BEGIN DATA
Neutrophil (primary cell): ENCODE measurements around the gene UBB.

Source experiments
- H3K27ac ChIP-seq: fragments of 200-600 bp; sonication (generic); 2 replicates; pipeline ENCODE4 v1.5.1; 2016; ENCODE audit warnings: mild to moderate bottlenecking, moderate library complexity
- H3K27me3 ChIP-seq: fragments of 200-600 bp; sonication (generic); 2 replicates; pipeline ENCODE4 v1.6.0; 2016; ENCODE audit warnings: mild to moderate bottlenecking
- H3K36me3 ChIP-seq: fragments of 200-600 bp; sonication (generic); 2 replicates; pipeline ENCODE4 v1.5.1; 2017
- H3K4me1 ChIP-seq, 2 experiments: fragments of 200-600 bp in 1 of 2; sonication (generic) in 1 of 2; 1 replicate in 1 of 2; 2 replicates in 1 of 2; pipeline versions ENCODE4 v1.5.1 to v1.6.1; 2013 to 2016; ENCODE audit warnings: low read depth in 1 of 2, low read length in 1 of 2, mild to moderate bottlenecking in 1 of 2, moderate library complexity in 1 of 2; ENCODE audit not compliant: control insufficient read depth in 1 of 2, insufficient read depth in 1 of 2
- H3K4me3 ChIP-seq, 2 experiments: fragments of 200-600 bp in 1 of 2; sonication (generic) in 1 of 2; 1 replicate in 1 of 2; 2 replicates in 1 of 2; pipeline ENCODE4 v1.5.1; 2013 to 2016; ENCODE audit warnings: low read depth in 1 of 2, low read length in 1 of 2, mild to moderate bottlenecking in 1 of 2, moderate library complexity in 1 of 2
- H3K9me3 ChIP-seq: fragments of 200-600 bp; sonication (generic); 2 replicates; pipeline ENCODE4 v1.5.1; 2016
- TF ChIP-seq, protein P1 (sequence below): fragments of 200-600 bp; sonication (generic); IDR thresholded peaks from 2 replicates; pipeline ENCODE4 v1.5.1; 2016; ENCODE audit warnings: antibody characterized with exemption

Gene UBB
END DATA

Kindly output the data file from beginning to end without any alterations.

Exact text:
Neutrophil (primary cell): ENCODE measurements around the gene UBB.

Source experiments
- H3K27ac ChIP-seq: fragments of 200-600 bp; sonication (generic); 2 replicates; pipeline ENCODE4 v1.5.1; 2016; ENCODE audit warnings: mild to moderate bottlenecking, moderate library complexity
- H3K27me3 ChIP-seq: fragments of 200-600 bp; sonication (generic); 2 replicates; pipeline ENCODE4 v1.6.0; 2016; ENCODE audit warnings: mild to moderate bottlenecking
- H3K36me3 ChIP-seq: fragments of 200-600 bp; sonication (generic); 2 replicates; pipeline ENCODE4 v1.5.1; 2017
- H3K4me1 ChIP-seq, 2 experiments: fragments of 200-600 bp in 1 of 2; sonication (generic) in 1 of 2; 1 replicate in 1 of 2; 2 replicates in 1 of 2; pipeline versions ENCODE4 v1.5.1 to v1.6.1; 2013 to 2016; ENCODE audit warnings: low read depth in 1 of 2, low read length in 1 of 2, mild to moderate bottlenecking in 1 of 2, moderate library complexity in 1 of 2; ENCODE audit not compliant: control insufficient read depth in 1 of 2, insufficient read depth in 1 of 2
- H3K4me3 ChIP-seq, 2 experiments: fragments of 200-600 bp in 1 of 2; sonication (generic) in 1 of 2; 1 replicate in 1 of 2; 2 replicates in 1 of 2; pipeline ENCODE4 v1.5.1; 2013 to 2016; ENCODE audit warnings: low read depth in 1 of 2, low read length in 1 of 2, mild to moderate bottlenecking in 1 of 2, moderate library complexity in 1 of 2
- H3K9me3 ChIP-seq: fragments of 200-600 bp; sonication (generic); 2 replicates; pipeline ENCODE4 v1.5.1; 2016
- TF ChIP-seq, protein P1 (sequence below): fragments of 200-600 bp; sonication (generic); IDR thresholded peaks from 2 replicates; pipeline ENCODE4 v1.5.1; 2016; ENCODE audit warnings: antibody characterized with exemption

Gene UBB